# Magnetic Fields

Gold Member
Hi. Im having a little trouble grasping the concept of a magnetic field. My book doesnt explain it very well.

I understand that any magnet has a magnetic field, which is the space around it in which other magnets are subject to a force due to the magnet.

What im having trouble with is concepts of magnetic flux and magnetic flux density. From what ive read, magnetic flux density is a number of field lines per unit area (where the field lines are perpendicular to the area). What im not understanding is how a number can be assigned for the number of field lines passing through an area. I thought the idea of field lines were invoked for the simplicity in graphically representing magnetic fields. I would have though that in an actual magnetic field, the number of actual field lines would be infinite for any given area.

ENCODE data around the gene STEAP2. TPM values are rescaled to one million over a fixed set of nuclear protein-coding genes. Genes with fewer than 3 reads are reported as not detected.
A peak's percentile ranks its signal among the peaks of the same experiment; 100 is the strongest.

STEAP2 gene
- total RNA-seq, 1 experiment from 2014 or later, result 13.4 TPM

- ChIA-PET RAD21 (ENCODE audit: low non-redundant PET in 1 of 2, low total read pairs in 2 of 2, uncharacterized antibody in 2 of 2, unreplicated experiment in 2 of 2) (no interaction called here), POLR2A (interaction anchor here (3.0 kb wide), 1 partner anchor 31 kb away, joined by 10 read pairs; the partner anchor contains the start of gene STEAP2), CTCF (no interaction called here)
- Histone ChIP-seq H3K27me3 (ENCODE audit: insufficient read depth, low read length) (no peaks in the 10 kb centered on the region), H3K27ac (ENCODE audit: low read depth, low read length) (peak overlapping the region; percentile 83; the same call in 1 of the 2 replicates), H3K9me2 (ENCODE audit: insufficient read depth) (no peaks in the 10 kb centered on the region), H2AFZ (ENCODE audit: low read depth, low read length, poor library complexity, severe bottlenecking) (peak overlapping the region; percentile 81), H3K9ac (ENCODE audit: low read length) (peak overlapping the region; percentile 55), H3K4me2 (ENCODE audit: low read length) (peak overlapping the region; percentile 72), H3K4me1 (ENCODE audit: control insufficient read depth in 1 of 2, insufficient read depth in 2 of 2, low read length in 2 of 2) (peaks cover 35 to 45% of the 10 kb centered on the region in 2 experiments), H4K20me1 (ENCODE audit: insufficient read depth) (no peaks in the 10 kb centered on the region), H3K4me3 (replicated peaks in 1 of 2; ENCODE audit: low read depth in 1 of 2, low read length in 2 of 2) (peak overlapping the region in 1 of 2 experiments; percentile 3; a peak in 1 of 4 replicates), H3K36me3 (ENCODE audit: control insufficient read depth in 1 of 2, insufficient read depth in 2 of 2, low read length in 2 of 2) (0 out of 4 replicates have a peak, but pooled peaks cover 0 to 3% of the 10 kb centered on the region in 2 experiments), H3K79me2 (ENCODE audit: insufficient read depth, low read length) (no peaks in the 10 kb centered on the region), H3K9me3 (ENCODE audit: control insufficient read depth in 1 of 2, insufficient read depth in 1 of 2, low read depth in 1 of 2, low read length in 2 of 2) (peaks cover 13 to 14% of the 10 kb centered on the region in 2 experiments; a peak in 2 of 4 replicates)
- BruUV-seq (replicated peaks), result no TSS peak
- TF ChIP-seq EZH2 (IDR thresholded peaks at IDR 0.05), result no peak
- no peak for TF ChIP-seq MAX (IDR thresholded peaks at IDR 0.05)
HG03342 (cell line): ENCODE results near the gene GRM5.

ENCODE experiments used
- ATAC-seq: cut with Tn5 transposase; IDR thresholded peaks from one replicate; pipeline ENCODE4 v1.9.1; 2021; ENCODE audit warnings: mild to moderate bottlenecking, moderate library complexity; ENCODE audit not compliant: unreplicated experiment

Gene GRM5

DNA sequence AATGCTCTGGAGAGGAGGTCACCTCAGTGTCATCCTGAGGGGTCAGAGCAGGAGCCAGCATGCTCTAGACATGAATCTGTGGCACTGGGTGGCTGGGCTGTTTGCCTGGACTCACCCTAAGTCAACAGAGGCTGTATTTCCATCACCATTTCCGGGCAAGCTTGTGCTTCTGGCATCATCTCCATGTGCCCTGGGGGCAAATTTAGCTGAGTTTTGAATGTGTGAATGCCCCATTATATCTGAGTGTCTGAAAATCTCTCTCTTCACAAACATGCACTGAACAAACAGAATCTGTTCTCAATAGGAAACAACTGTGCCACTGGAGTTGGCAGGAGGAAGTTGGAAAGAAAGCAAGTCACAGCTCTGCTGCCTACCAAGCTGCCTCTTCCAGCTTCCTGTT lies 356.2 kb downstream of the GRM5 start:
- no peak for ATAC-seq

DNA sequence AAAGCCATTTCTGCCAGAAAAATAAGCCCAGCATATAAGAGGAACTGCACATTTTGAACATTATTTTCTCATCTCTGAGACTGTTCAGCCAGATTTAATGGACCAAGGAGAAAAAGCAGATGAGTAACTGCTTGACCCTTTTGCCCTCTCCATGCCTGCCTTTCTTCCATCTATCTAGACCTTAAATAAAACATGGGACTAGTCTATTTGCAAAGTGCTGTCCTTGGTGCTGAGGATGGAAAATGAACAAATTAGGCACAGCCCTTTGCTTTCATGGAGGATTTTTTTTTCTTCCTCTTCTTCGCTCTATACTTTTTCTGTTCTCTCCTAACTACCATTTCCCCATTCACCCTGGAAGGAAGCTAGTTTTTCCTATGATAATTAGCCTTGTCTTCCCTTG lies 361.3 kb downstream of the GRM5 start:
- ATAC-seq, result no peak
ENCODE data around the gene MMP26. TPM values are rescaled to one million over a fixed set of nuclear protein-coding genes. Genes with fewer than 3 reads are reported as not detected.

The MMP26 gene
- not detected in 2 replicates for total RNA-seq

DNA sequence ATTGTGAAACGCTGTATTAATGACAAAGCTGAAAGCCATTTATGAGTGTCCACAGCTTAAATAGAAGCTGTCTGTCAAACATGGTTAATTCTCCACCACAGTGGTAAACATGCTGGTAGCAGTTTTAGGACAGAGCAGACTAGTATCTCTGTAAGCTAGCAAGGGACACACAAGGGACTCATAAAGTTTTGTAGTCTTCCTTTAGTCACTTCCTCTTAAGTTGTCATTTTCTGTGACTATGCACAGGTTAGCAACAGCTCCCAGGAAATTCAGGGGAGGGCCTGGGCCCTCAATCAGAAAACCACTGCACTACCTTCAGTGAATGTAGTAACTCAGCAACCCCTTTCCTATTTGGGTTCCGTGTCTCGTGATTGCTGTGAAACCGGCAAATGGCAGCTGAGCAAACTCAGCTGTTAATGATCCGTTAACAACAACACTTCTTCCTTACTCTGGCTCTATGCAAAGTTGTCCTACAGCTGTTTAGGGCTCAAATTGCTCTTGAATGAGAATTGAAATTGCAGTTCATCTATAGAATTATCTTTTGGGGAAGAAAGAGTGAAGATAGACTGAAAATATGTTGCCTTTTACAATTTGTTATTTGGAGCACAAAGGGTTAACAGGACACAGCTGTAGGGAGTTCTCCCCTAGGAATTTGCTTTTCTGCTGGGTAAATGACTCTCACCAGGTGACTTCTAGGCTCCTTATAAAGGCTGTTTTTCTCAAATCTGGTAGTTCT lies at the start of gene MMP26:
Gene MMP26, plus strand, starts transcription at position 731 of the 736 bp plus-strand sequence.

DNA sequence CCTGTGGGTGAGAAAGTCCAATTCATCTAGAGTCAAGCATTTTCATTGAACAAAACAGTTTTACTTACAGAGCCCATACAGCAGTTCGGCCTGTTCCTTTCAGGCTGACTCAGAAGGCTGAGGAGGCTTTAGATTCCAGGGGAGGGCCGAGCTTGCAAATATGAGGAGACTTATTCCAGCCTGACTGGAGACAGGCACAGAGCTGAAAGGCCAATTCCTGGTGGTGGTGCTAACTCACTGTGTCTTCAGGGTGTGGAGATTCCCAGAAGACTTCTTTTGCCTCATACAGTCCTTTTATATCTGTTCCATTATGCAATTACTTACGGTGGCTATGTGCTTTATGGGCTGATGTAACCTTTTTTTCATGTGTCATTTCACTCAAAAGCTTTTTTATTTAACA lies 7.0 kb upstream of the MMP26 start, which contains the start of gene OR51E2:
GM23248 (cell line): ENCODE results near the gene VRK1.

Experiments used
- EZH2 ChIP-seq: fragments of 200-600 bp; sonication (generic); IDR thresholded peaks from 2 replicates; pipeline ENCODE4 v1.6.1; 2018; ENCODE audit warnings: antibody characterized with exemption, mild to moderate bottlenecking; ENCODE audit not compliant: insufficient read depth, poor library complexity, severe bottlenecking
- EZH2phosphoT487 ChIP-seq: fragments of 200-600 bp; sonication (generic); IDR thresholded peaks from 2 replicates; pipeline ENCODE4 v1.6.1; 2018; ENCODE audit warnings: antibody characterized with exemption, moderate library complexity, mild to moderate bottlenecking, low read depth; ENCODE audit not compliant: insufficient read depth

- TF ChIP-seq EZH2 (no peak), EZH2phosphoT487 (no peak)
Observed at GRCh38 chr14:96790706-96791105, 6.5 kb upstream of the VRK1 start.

Is somebody able to clear up this misconception?

Dan.

Hi Dan,

You're right. The concept of field lines and flux density is all really abstract. Its not meant to be literal when they say flux density B is the number of field lines per unit area. (Since you don't really measure field lines in numbers; its measured with units tesla). Its just so that when we're looking at a diagram, we can say that a particular spot has greater B when the density of lines is greater. Sort of like the closer the lines are together, the stronger the field.

Does that help?

Kurdt
Staff Emeritus